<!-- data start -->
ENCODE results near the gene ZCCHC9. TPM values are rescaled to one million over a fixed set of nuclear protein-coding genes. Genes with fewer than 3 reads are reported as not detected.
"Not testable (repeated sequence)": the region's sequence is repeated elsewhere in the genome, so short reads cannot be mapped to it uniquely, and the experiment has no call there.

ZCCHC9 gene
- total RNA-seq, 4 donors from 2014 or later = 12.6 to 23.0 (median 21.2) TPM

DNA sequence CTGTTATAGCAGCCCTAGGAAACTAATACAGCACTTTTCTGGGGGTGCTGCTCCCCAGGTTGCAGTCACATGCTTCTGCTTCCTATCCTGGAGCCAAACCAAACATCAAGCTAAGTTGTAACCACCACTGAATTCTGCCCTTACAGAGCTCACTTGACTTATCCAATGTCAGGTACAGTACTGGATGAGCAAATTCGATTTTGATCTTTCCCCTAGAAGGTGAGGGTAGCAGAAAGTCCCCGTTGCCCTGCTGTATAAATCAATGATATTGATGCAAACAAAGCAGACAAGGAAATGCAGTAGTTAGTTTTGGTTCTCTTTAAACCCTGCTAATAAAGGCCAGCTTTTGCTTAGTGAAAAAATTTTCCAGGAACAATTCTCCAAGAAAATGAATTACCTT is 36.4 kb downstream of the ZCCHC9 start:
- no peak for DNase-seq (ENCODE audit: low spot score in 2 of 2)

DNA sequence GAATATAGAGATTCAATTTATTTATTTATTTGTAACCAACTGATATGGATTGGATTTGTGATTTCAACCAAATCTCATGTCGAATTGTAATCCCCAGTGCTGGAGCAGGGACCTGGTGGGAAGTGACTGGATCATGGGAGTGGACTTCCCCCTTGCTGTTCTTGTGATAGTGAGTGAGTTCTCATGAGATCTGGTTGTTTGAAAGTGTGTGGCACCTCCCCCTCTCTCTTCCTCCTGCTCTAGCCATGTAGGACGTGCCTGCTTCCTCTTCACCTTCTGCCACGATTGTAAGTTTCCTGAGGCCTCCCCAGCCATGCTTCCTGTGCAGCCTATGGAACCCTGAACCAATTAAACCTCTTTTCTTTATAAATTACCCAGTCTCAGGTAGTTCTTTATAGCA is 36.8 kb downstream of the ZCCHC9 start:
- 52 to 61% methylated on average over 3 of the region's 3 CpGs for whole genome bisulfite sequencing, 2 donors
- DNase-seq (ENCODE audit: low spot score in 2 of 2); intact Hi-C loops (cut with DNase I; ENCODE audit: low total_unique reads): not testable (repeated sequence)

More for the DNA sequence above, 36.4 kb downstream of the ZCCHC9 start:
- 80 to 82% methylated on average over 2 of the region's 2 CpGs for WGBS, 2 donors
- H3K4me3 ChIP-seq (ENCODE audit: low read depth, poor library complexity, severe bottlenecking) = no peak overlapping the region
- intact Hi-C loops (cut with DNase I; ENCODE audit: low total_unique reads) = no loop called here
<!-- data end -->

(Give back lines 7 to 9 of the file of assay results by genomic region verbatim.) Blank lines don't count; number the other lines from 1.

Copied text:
DNA sequence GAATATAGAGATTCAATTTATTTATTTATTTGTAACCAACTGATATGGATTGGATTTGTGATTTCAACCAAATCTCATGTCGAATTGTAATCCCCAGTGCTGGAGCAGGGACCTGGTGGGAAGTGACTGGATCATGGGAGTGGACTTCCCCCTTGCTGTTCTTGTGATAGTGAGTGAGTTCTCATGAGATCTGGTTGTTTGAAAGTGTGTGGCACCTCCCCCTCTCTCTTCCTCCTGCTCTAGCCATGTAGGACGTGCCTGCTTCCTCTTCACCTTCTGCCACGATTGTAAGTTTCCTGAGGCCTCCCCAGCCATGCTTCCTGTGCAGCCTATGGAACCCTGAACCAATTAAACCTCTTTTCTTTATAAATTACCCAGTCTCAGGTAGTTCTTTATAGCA is 36.8 kb downstream of the ZCCHC9 start:
- 52 to 61% methylated on average over 3 of the region's 3 CpGs for whole genome bisulfite sequencing, 2 donors
- DNase-seq (ENCODE audit: low spot score in 2 of 2); intact Hi-C loops (cut with DNase I; ENCODE audit: low total_unique reads): not testable (repeated sequence)